Death to death penalty argument
Re. Face to Face (The Tri-City News, March 29).
Face to Face columnist Andy Radia’s argument for capital punishment is poorly thought out and it is almost as ugly as the people he condemns. In opposition to columnist Jim Nelson’s humanism, we witness not just a form of anti-humanism but Mr. Radia’s pervasive mantra of the market metaphor, as if the most miserable of lives were best damned by the almighty dollar, a not-so-sound variation on Puritanism.
There are a number of flaws in Mr. Radia’s argument. First and above all, it reveals lack of familiarity with the nature of death and dying. As the French Renaissance humanist Montaigne first pointed out, capital punishment will only help our worst criminals die painlessly while the rest of us have to get on with aging, illness, infirmity, pain and quite possibly diseases like cancer and treatments like chemotherapy. Does Radia really want to save notorious criminals from dying without these experiences — especially natural pain?
Second, Mr. Radia presupposes that capital punishment will act as a deterrent by raising the climate of fear. Changing environment is supposed to change thinking (which is why deportation is also being considered). To this sort of argument, Montaigne asks: “Do you really think he will be sorry for it once we shot him through the head.”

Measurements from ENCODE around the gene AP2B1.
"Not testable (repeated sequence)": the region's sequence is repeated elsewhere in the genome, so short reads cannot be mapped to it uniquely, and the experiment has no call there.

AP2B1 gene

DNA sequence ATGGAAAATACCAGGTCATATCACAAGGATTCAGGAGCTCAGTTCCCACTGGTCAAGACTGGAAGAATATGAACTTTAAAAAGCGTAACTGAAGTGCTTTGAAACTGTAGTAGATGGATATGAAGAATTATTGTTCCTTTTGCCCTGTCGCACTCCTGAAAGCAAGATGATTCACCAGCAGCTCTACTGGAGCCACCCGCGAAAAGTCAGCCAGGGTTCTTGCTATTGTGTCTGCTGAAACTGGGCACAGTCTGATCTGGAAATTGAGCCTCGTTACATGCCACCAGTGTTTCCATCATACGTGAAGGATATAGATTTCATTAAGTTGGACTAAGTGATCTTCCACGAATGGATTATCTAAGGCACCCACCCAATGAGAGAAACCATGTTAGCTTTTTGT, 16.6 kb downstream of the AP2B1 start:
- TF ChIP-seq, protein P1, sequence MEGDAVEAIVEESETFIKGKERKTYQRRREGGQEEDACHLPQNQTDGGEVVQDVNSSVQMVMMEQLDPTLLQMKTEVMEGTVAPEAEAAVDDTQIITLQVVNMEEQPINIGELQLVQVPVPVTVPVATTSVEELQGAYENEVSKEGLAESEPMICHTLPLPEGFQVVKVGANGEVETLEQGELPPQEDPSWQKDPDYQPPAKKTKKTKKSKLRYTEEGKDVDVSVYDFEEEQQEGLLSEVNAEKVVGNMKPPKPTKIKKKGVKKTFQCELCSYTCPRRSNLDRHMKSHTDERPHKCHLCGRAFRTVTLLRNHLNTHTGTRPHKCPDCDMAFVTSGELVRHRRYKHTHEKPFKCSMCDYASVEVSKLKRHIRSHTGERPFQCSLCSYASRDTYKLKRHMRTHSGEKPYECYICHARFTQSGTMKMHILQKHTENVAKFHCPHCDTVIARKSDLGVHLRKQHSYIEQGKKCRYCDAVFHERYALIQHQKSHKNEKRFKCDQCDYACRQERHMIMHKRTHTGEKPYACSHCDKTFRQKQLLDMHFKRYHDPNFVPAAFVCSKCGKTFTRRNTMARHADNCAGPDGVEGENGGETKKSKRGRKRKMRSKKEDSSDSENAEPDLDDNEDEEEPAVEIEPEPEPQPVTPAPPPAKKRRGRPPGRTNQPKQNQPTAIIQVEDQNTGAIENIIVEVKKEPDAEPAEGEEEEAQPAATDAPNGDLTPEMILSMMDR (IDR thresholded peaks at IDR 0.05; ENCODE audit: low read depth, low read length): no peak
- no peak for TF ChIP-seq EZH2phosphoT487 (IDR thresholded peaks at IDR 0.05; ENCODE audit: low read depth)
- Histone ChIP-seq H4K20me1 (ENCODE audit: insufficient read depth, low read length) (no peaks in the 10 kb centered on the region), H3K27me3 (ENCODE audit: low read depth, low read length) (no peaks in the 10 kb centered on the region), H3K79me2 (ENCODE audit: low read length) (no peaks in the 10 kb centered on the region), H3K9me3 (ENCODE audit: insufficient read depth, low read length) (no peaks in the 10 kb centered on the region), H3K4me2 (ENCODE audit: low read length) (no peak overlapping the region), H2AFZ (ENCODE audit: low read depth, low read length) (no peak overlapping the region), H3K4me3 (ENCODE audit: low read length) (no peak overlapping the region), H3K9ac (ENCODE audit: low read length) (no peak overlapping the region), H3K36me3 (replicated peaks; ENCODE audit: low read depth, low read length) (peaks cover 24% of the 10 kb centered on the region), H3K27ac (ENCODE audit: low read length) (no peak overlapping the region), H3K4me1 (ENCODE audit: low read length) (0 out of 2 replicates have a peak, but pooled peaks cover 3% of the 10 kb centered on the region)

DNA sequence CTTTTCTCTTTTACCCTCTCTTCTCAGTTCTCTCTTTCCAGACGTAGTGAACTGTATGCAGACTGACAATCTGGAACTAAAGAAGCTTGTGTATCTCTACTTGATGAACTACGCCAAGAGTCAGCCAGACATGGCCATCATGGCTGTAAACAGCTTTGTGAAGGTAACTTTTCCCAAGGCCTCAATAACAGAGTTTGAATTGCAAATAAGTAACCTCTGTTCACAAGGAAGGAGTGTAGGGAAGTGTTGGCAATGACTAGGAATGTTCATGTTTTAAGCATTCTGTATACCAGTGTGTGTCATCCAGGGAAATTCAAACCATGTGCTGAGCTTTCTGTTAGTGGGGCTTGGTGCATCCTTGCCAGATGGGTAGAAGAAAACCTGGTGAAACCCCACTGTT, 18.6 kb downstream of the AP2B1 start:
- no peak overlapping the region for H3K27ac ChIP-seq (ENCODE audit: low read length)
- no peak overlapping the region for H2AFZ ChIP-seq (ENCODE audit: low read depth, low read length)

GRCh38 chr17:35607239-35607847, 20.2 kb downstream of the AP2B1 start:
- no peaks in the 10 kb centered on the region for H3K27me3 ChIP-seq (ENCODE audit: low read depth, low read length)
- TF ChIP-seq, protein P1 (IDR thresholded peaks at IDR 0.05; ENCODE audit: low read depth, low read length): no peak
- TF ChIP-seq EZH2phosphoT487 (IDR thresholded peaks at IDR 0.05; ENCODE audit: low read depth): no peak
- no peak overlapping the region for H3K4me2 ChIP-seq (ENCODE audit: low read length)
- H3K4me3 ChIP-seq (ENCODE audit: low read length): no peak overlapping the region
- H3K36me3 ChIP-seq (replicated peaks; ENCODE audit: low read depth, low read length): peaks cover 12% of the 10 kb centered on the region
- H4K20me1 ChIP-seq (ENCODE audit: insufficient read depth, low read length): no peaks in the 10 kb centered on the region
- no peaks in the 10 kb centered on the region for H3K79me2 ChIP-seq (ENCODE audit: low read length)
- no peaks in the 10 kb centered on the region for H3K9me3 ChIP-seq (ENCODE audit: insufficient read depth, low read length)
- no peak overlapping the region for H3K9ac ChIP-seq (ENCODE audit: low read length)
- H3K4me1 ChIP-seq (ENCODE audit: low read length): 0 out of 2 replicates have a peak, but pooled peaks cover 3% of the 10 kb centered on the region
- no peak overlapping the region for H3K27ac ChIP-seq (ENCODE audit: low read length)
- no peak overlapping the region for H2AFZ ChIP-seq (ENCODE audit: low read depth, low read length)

Third, by no fault of his own, perhaps, Mr. Radia offers an impoverished understanding of the impact of prison life. If we turn to Winston Churchill’s short experience as a POW during the Boer War, the future British prime minister conveys the following impression: “You feel a sense of constant humiliation in being confined in a narrow space, fenced in by railings and wire, watched by armed men and webbed about with a tangle of regulations and restrictions.” Put simply, prison life supplies “constant humiliation” and it makes every day endlessly the same. Is this not enough punishment?
Finally, capital punishment only adds to the powers of the state over its own people. This appears to me in contradiction to the (once) conservative idea of placing limits on state action. In other words, the real reason behind the argument for capital punishment is to justify more authority for a state that has pretensions of power. Similarly, the climate of fear around capital punishment is meant to justify “the state” — not deterrence, which is a ruse.
Joerge Dyrkton, Anmore